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Doubling the floor space at their Londis store was a challenge for Hitesh Parekh and his son Anish. But, as Steven Lambert discovered, it paid off thanks to listening to customers’ needs and offering great value
When the Post Office decided to close a host of branches as part of its Network Transformation scheme five years ago, it seemed that Hitesh Parekh’s business would be one of the many casualties.
That was until the local community stepped in to defend the retailer and convince the organisation to think twice. Their support was well guided, with Broadoak Post Office going on to win the best performing branch award in 2013.
Hitesh’s son Anish Parekh picks up the story: “My dad took over the business in 1997, which at that time was a small post office and newsagents.
“He became well known in the area, so when the Post Office said he would have to close there was a local outcry.
“He had support from MPs, councillors and residents, who all signed petitions. They also held meetings about it at the pub and restaurant close by, which were filled with about 300 people.”
Looking to give something back to residents and push the business forward, Hitesh decided to transform the shop into a convenience store while maintaining his much-loved post office service.
This in turn led to Anish quitting his job in sales at Kellogg’s and coming on board full time to run the new convenience side of the business.
The pair decided to adopt the Londis fascia and, following a refit that doubled its retail floor space from 500sq ft to 1,000sq ft, the store reopened with a big fun day for customers in March.
The shift to a bigger format had its teething problems, admits Anish: “It was a steep learning curve for me. The shop went from selling between four and 10 loaves of bread a week to between 130 and 140, for example.
“At the beginning we let Londis estimate our stock allocation but, over time and when I got more confident, I began to take more control of this.”
Anish says speaking to his customers was vital for helping him to fine-tune his range and introduce new, profit-driving products early on.
“One of the first areas we looked at was alcohol. We soon discovered after talking to customers that they were looking for different types of ale, which we didn’t have in.
“Londis is quite flexible about us getting products from elsewhere, so we were able to source some ales quite cheaply and put them out at £1 during a promotional period. They’re now a big seller for us and we have them on a three for £5 deal.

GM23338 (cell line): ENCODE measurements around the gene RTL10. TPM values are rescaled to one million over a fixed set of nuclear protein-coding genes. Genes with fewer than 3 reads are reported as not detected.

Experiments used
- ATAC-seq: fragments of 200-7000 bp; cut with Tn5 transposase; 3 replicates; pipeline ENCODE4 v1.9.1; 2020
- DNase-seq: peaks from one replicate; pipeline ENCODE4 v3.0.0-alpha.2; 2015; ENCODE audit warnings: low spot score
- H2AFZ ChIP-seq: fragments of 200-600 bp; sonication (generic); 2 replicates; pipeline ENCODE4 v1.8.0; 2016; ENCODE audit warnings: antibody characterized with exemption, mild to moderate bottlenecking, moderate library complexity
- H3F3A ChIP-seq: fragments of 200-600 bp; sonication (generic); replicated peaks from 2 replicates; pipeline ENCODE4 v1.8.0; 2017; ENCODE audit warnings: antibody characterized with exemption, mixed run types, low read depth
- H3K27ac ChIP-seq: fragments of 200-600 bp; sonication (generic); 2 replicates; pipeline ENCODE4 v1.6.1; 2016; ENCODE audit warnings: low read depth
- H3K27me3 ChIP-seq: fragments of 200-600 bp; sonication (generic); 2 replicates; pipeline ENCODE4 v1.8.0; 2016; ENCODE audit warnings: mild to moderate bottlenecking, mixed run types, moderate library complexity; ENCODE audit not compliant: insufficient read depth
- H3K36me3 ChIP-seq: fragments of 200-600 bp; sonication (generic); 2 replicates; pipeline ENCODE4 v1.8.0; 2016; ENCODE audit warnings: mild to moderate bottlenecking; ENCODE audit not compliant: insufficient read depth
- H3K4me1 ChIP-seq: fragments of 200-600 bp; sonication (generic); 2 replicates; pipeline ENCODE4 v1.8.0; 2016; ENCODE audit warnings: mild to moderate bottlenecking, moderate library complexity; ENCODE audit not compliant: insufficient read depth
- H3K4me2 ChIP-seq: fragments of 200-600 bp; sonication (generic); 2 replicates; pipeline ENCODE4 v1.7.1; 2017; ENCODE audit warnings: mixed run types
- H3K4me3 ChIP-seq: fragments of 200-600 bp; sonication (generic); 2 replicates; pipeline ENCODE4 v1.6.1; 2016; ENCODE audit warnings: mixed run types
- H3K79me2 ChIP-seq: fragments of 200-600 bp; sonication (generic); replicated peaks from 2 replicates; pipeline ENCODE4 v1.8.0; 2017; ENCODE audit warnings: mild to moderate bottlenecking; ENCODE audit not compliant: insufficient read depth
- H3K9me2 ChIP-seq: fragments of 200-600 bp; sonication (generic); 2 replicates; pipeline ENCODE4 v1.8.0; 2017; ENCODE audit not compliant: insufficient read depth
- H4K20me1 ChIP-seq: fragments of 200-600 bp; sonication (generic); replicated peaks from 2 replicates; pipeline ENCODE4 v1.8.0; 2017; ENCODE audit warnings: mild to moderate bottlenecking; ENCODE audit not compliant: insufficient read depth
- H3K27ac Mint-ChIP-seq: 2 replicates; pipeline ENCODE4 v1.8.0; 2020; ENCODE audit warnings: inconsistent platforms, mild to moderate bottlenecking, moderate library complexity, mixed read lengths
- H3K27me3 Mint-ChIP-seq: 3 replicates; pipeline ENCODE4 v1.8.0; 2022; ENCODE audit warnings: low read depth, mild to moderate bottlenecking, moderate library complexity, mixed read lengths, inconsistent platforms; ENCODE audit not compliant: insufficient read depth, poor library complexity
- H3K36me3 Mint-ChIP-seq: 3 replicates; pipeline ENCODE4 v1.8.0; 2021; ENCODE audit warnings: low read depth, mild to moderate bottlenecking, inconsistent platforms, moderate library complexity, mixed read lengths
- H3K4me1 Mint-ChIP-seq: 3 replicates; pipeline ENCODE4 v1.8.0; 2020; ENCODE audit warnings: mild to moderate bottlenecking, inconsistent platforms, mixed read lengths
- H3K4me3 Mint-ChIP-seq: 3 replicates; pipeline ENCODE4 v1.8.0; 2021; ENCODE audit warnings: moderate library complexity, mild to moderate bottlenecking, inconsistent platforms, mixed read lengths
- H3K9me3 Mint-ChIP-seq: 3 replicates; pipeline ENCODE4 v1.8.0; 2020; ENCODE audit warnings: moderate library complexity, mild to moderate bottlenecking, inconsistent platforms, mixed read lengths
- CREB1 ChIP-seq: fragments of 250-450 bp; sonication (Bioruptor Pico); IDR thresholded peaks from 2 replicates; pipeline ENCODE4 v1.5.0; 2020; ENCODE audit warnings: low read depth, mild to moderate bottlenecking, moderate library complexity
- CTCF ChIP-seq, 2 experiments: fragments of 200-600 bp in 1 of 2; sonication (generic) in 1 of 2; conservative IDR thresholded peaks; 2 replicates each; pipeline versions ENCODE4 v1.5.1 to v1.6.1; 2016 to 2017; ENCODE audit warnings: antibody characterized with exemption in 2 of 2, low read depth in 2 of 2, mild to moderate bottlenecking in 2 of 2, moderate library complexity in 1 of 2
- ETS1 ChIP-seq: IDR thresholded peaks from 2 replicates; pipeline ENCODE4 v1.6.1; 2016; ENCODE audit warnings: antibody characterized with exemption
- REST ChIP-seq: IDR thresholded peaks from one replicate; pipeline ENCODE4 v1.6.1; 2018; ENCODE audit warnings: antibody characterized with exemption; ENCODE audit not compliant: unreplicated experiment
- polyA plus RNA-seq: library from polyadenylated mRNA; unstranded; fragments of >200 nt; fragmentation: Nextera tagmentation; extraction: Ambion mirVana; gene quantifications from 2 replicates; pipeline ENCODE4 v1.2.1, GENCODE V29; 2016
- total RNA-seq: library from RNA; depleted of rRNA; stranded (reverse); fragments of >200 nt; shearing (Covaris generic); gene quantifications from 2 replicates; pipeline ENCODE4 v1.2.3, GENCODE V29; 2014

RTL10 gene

“We also put our own deals on where we can, and we always tell customers a week in advance when an offer’s about to finish. For example, we had Yellow Tail Shiraz at £5 a bottle and we had people buying whole boxes of six when we told them the deal was ending soon.”
Anish has also worked hard to increase exposure for the business, getting coverage in local newspapers, using social media to push promotions, and producing his own leaflets to send out to 500 homes.
Early on, some people still believed that we were just a post office and a small shop, so we wanted to change that perception quickly
“Early on, some people still believed that we were just a post office and a small shop, so we wanted to change that perception quickly,” says Anish.
That said, some elements of the old business do remain, including home news delivery. Anish says the store still delivers to more than 100 homes in the local area.
And Londis Broadoak also has its own set of unique services, including free book loans.
Anish explains: “We work with the local library and stock a small selection of books in the shop.
“People can come in, sign their name, rent a book and return it when they like. It’s become quite popular, especially with more elderly customers.”
The road to improvement has been a challenging one for Anish and Hitesh but, by focusing on their customers’ needs and communicating the changes to their business, the father and son team have created a store their community can be proud of – and that might even pick a few extra awards in the future.
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